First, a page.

- Second, the U.S. will find itself with stiffer competition for regional leverage than at any time since World War II. Russia has been on a diplomatic and trade offensive throughout the region, building relationships with countries and factions — ranging from Turkey and the Kurds to the Palestinians, Israelis, the Gulf countries, Libya and of course Iran. Moscow envisions increased sales of everything from weapons to nuclear technology — lucrative deals that would come without Washington’s usual conditions. Russia is also positioning itself to compete as the “honest broker” that has always been a foundation of U.S. power and prestige in the region.
- Third, a diminished U.S. role in the Middle East would magnify doubts about the United States — doubts that are already firming thanks to our withdrawal from the Paris Climate Accord and the Trans-Pacific Partnership trade pact. In fact, the most recent Pew Organization survey across 37 nations shows only 22 percent confidence in Donald Trump’s international leadership, compared to 64 percent in his predecessor’s.
To avoid the worst, it is essential that the United States broaden its objective well beyond the clearly achievable goal of denying ISIS its “caliphate.” This requires deepened diplomatic engagement in efforts to shape a post–civil war political outcome in Syria, and it requires a recognition that the U.S. is now in a newly competitive race for influence in the region.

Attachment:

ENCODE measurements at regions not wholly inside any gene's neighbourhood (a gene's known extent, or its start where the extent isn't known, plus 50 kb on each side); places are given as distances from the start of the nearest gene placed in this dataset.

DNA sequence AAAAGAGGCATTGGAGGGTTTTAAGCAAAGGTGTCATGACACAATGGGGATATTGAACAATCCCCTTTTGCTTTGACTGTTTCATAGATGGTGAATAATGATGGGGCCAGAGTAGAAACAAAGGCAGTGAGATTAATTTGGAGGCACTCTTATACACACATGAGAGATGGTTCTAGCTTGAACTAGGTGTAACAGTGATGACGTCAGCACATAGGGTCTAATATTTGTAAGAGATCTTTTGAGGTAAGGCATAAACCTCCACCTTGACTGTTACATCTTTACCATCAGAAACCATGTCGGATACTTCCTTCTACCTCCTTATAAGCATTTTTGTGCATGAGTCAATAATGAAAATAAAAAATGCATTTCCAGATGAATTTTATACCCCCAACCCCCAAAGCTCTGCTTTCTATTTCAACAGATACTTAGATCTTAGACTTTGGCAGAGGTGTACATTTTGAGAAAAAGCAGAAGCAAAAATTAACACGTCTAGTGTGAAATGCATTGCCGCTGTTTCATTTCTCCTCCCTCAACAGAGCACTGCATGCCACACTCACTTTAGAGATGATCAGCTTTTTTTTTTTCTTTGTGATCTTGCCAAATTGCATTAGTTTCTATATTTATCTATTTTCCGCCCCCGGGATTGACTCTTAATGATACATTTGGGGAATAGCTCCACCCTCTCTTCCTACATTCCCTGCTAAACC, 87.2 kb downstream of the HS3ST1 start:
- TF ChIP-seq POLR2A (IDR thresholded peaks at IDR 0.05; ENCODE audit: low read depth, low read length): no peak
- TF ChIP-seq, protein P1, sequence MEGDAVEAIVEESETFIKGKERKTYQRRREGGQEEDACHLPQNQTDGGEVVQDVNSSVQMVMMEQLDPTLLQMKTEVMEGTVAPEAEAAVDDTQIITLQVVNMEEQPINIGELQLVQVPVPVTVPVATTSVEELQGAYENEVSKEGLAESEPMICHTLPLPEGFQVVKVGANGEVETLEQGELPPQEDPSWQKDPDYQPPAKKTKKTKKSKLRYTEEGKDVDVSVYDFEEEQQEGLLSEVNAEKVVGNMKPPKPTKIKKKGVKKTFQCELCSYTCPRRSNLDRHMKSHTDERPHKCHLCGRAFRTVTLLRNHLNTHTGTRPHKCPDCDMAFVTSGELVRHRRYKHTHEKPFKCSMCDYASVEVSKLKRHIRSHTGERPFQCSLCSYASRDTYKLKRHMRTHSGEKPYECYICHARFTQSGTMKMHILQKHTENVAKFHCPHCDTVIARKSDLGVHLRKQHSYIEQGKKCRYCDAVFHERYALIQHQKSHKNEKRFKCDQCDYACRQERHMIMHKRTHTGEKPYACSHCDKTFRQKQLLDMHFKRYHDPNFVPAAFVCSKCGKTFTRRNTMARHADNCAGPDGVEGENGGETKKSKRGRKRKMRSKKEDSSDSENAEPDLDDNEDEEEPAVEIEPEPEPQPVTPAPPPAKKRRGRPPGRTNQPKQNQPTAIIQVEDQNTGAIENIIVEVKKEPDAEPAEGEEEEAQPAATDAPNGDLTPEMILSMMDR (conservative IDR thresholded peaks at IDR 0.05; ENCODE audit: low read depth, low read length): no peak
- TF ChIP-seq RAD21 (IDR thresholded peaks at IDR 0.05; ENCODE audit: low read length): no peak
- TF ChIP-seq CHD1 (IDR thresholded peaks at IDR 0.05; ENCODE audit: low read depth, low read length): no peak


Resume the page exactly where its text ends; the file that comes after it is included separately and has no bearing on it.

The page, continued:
This is a recognition that matters. Some will argue that North America’s expected self-sufficiency in energy within the next couple of decades makes Middle Eastern influence less important. But this is shortsighted. To the extent that there has been a measure of order and stability in the world since 1945, it has largely been the result of deep U.S. engagement in all parts of the world, including the Middle East. That order is under challenge there, in Europe and in Asia, where Russia and China are pushing aside longstanding international agreements.
With that global picture in mind, it’s time to recall the conviction of many foreign policy hands that “what starts in the Middle East never stays in the Middle East.” So you can be sure that, for better or worse, how this civil war ends will affect American interests well beyond Syria’s immediate neighborhood.